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"The towering majestic trees of British Columbia are awe inspiring," Olivia Chow, a former Member of Parliament, said on June 18, 2021. "For the future generations, including my grandchildren, we must protect all of the large old-growth forests immediately." (Photo: (c) TJ Watt / Provided by CanopyPlanet.org)

"The towering majestic trees of British Columbia are awe inspiring," Olivia Chow, a former Member of the Parliament of Canada, said on June 18, 2021. "For the future generations, including my grandchildren, we must protect all of the large old-growth forests immediately." (Photo: (c) TJ Watt / Provided by CanopyPlanet.org)

Global Call Goes Out to End Destruction of Canada's Ancient Forests

"Some things can't be replaced."

Kenny Stancil

More than 100 prominent individuals throughout Canadian society, along with a handful of international supporters, urged British Columbia Premier John Horgan on Friday to fulfill his campaign pledge to immediately protect the region's imperiled old-growth forests, which continue to be logged despite scientific warnings against further destruction.

"Even though they promised to implement the recommendations from the expert panel, and scientists have clearly laid out what areas of at-risk old growth need to be deferred, the government has yet to stop the chainsaws."
—Tzeporah Berman, Stand.Earth

"Some things can't be replaced," the coalition of influential Indigenous leaders, political figures, academics, activists, authors, artists, and athletes wrote in a letter to Horgan, a member of the B.C. New Democratic Party (NDP).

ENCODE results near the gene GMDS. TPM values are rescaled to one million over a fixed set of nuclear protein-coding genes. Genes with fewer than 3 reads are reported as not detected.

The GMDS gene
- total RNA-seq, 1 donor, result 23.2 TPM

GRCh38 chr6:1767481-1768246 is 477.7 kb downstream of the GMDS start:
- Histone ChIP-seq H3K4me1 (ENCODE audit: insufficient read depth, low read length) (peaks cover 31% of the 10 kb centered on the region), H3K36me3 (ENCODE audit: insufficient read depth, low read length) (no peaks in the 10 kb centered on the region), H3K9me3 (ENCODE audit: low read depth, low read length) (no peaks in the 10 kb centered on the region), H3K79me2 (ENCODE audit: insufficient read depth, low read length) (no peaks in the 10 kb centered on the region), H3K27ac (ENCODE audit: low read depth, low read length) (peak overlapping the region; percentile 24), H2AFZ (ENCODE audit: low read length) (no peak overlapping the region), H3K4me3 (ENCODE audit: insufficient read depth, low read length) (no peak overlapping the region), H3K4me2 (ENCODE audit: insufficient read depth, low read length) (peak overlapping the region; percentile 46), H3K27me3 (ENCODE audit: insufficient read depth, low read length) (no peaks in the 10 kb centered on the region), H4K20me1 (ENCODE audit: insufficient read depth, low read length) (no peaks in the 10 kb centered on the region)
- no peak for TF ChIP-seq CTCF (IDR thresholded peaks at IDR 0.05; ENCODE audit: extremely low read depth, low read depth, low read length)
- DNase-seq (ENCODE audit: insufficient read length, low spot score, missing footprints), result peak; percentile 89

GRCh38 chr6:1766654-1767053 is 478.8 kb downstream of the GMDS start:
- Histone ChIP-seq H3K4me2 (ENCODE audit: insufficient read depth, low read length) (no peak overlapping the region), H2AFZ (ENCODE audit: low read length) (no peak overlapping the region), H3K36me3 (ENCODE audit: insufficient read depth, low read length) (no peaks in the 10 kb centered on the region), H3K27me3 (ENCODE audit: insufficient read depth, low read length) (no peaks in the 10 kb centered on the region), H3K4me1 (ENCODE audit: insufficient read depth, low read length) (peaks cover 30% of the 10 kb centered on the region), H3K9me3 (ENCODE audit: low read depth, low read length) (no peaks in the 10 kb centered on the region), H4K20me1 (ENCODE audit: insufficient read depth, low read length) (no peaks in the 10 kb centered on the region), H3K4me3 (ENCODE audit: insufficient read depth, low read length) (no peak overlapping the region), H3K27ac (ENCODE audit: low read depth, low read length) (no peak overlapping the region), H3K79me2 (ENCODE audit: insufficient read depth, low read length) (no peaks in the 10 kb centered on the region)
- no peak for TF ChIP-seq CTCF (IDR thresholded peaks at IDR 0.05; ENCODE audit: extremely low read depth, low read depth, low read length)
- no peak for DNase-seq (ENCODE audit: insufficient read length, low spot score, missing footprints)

"For thousands of years, these forests have cleaned our air and water, nurtured species, stabilized the climate, and been stewarded by Indigenous Nations through the jurisdictional management of their traditional lands," they added. "Protect the irreplaceable."

Despite the vital ecological role played by the area's ancient and enormous trees—some of which are over 1,000 years old and stand 250 feet tall—just "2.7% of large-tree old-growth forests remain in British Columbia, and despite recent small deferrals, these endangered forests are still being logged across the province, including in the Great Bear Rainforest," according to Canopy, a forest conservation group based in Canada.

Signatories to the letter include author Naomi Klein, musician Neil Young, and poet Rita Wong, all of whom are Canadian, and Swedish climate campaigner Greta Thunberg.

Many signatories also appeared in a new video released Friday by Stand.Earth, an environmental justice organization.

Stand.Earth noted that the video, which will be placed as an advertisement on CBC National, Global News, and CHEK, is part of a growing pressure campaign to prevent further deforestation in the province. According to the group: